This Week's Guest: Jonathan D. Lovitz
What role does confidence play in reaching your goals -- is confidence as important as skill, or more, or less? My guest this week is Jonathan Lovitz, senior vice president at the National LGBT Chamber of Commerce. Before he stepped into that role, Jonathan enjoyed a successful acting career on stage an screen. But then he found his enthusiasm turning to LGBTQ advocacy, and now speaks out to improve economic opportunity for queer people. An funnily enough, in both roles, a lot of success comes down to the confidence people allow themselves to have in themselves.
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This Week's Recommendation: Assassins
He mentioned wanting to play the role of the Balladeer in the show Assassins, so for my recommendation this week, you might want to check out a performance from the revival at the 2004 Tony Awards, available with an easy YouTube search.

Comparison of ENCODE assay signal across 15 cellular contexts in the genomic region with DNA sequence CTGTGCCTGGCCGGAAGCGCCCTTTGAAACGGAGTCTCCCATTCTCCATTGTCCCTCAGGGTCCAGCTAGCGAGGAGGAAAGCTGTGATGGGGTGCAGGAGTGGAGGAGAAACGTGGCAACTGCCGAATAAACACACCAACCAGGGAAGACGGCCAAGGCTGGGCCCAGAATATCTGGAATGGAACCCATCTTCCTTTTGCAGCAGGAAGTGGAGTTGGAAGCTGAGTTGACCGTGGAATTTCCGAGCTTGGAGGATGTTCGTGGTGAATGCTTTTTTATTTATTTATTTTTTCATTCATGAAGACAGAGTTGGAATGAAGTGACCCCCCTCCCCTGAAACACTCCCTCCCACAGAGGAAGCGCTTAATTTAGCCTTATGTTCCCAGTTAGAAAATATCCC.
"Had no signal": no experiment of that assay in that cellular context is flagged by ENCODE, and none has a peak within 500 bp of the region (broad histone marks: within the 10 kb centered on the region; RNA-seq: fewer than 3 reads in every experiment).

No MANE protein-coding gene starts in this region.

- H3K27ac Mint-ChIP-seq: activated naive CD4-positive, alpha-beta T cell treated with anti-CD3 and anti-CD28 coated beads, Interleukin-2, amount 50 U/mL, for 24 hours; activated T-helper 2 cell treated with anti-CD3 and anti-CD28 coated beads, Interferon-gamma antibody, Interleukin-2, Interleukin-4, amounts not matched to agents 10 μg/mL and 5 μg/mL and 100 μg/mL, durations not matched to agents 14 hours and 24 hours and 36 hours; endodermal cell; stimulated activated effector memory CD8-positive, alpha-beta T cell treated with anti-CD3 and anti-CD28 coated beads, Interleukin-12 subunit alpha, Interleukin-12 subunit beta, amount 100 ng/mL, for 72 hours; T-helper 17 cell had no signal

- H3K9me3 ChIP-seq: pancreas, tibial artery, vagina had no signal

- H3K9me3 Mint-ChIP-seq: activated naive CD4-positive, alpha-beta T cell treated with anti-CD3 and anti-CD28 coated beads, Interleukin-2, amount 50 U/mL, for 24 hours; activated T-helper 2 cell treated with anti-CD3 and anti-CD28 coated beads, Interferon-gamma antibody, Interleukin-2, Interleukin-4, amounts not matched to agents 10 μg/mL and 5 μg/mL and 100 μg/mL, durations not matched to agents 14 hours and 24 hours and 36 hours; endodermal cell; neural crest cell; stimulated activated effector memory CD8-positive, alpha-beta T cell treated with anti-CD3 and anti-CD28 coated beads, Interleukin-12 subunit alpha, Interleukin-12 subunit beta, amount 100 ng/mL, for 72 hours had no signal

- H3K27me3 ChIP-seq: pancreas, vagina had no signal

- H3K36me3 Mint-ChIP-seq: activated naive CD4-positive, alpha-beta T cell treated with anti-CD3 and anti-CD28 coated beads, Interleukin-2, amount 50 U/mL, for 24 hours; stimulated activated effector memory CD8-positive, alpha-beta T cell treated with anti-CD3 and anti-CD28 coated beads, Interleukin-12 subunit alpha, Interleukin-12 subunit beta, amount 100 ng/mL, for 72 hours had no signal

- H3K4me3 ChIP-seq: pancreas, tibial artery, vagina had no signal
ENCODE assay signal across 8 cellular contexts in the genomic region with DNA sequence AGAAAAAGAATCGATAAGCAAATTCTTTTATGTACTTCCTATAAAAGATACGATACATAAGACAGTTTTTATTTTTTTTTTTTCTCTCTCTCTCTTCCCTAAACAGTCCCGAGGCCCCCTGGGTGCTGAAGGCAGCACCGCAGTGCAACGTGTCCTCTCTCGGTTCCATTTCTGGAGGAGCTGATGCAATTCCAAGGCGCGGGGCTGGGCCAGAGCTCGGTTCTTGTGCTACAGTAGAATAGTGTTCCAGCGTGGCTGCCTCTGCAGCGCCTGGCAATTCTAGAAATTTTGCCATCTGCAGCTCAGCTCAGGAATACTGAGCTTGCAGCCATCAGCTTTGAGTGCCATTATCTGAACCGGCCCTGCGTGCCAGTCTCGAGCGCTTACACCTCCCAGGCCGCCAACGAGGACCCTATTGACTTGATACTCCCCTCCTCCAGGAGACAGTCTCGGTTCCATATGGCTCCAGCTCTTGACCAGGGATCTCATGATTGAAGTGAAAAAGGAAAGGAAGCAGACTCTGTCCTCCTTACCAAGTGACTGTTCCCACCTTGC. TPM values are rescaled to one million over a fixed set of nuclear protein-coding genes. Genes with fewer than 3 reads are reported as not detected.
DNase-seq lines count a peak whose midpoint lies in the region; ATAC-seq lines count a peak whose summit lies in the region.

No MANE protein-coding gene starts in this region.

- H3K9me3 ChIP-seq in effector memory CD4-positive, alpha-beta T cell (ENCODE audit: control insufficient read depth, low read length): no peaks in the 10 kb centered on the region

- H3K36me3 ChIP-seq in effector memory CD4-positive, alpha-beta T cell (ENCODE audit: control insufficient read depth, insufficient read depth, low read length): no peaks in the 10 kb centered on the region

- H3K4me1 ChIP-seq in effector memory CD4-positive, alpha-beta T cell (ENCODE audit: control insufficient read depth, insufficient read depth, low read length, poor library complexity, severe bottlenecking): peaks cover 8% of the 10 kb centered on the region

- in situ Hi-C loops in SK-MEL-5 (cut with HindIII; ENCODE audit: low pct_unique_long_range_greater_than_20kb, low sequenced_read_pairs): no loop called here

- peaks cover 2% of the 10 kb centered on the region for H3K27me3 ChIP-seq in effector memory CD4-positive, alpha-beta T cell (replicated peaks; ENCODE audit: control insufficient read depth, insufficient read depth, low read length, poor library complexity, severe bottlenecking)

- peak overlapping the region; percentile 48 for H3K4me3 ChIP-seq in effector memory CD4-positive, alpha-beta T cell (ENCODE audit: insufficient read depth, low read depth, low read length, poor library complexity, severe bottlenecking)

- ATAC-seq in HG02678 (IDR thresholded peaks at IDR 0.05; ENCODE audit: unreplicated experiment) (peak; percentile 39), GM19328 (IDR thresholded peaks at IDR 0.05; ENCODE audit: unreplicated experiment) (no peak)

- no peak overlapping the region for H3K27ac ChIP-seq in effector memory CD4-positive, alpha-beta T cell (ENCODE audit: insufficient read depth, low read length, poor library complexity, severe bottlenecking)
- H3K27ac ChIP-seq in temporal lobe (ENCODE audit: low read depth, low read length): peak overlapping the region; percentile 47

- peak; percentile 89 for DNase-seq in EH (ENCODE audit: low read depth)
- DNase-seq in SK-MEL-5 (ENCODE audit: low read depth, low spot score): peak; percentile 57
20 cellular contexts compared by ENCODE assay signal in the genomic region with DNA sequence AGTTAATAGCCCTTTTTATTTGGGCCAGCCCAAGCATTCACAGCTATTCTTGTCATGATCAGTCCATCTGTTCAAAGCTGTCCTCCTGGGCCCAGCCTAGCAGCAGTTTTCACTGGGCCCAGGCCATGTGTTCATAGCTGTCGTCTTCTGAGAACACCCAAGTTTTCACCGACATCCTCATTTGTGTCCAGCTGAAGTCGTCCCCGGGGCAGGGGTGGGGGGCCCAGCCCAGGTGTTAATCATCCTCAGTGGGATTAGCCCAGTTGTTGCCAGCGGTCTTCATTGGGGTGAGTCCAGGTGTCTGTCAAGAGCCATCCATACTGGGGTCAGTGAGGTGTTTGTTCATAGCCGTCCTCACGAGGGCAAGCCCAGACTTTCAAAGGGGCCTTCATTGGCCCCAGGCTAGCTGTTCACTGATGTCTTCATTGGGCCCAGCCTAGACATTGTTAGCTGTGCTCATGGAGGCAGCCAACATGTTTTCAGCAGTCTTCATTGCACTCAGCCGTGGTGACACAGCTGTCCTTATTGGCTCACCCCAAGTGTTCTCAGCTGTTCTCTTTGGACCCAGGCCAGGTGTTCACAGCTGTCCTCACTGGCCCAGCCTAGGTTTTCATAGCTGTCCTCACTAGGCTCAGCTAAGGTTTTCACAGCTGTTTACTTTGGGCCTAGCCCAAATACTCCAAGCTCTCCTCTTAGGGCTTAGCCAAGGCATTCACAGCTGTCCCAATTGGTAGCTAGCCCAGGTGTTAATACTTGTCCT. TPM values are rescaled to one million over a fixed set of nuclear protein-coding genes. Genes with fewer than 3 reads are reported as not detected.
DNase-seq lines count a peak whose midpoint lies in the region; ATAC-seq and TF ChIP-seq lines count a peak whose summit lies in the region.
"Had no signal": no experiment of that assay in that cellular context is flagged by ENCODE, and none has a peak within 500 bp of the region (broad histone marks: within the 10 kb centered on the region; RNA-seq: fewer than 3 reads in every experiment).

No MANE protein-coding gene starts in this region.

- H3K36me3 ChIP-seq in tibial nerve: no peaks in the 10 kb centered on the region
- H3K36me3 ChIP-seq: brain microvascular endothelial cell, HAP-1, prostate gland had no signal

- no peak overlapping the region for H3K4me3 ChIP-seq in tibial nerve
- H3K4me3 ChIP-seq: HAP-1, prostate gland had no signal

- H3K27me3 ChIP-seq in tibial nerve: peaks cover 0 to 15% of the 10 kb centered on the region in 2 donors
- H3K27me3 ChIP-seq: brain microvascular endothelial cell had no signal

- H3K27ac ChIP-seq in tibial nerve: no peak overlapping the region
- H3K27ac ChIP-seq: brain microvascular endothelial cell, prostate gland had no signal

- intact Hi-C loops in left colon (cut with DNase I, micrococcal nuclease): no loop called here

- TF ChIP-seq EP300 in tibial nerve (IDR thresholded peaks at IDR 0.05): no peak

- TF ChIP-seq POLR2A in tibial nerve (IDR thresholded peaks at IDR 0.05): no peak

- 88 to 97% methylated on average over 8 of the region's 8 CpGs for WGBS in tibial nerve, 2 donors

I say "might" because it is an upsetting song in an upsetting show. Standing on stage, we see presidential assassins from throughout history, holding tight to their guns and singing about how they're all entitled to dreams. They're alarming, sinister, urgent dreams. All that death and disillusionment exacts a heavy toll on an audience.
There's also a lot of relevance to extract from the show, much of it in the eye of the beholder. To me, the show is about the dark side of ambition, a cautionary tale about confidence. Yes, of course, by all means believe in yourself. The funny thing about beliefs, of course, is that they are often wrong.
But that wrongness is a double-edged sword. As crushing as it can be that confidence can be misplaced, so too can self-deprecation. If one were to search inside Assassins for any sign of optimism -- and it would be a lengthy, difficult search yielding just scraps of evidence -- the silver lining might be that our own inner assassins, the ones who steadfastly believe in our own failure, might be the one who's misguided.